Since then, the land has taken on multiple forms and uses.
The two-story building and surrounding acres remained a poor farm until Washington State University transformed the site into a research station in 1949, where agricultural scientists developed and tested crops such as raspberries and blueberries. The station remained in operation until 2008 when it was returned to Clark County, which uses it to house the WSU Clark County Extension office and for community and other gardens. WSU still operates some research on the site through a contract with the county.
In April 2010, the county launched a new master plan for the 78th Street Heritage Farm, with a vision that “the farm will be an accessible agricultural, educational and recreational community asset that reflects the area’s history and provides a healthy, sustainable environment for future generations.”
That mission requires a delicate balancing act between the sometimes conflicting interests for the farm — public access doesn’t always jibe with research, which doesn’t always jibe with historic preservation. And all those interests are competing for funding from the county and from outside resources, like grants.
“This is not a park, it’s supposed to be a somewhat working farm,” said Doug Stienbarger, the county extension director. “So you can’t have unfettered public access.”
“I think the place has a great potential. I hope that things will work out. It’s all about funding,” Stienbarger added.
A lot has changed at the site since its current master plan was implemented in 2010. Hazel Dell Community Park, which abuts the south side of the farm, is set to expand by 5 acres into a patch of land the master plan had allocated to farm space.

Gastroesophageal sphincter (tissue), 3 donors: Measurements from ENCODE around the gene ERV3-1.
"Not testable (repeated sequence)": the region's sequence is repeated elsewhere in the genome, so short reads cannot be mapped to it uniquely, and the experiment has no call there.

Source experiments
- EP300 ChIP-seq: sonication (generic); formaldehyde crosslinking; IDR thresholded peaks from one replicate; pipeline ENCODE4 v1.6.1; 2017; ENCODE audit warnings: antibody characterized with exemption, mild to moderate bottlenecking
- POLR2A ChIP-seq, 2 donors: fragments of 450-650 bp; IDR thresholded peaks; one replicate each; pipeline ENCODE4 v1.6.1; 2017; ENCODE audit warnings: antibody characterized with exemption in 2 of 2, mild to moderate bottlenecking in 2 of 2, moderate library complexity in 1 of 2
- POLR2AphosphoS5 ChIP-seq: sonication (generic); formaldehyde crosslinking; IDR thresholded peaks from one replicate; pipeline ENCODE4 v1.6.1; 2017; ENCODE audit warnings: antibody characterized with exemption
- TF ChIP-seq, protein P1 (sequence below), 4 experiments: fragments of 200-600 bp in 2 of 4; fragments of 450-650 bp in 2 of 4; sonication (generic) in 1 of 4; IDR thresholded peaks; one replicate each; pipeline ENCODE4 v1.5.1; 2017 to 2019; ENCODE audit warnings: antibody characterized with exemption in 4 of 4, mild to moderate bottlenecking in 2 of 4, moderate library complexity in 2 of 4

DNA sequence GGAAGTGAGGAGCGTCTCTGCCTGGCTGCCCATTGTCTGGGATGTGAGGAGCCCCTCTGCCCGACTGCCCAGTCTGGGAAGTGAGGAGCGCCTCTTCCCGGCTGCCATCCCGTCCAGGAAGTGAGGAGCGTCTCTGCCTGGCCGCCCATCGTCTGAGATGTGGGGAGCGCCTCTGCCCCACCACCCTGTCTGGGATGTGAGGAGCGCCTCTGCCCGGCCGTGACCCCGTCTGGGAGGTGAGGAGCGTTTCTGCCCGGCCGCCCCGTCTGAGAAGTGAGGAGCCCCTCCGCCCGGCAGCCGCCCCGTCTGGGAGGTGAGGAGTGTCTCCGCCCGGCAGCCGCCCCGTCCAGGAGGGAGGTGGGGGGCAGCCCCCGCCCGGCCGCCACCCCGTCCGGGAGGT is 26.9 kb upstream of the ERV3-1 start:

“That, in the master plan, was a site for a learning center and children’s garden. If that’s still an idea people are interested in at the farm, we need to look for an alternate location,” Lee said.
In 2011, the farm added an interpretive trail — a winding pedestrian path through the site with 10 stations that detail the history of the property. In 2012, the site joined the Washington Heritage Register.
Since the original master plan was adopted, the county also paved a parking lot west of the main building and constructed a greenhouse.
“Those are all elements that are relatively new,” Lee said.
Balancing the research, community and historic value of the property requires a check-in, he added. The master plan update will also allow the county to start pursuing more self-sustaining or revenue-generating activities at the farm, ideally through public and private partnerships. Those would help cover the cost of maintaining a 150-year-old property — a hefty expense. In 2018, the county put together a preservation and maintenance plan detailing the condition of each of the site’s structures and the cost of repairing them.
“It’s fairly significant. Certainly not money the county has to throw at it, at this point,” Lee said.
“What are some ideas people may have about how to bring in revenue to the farm? Hopefully we’ll get some feedback on that, as well.”
The master plan updating process kicked off with a community open house held on Jan. 31 at the Public Service Center at 1300 Franklin St. in Vancouver. Around 65 people attended the event and offered feedback, Lee said.
On Feb. 28, the Heritage Farm Advisory Team is scheduled to meet and develop draft recommendations for the plan update to be presented to the Clark County Council on April 24.
If all goes according to schedule, the Clark County Council is set to adopt the master plan update on June 11.
Until then, the county is soliciting public comment on the master plan upgrades. Another community open house is set for April 10 to review the draft recommendations.
Residents can also take an online survey available at the county’s website, www.clark.wa.gov/public-works.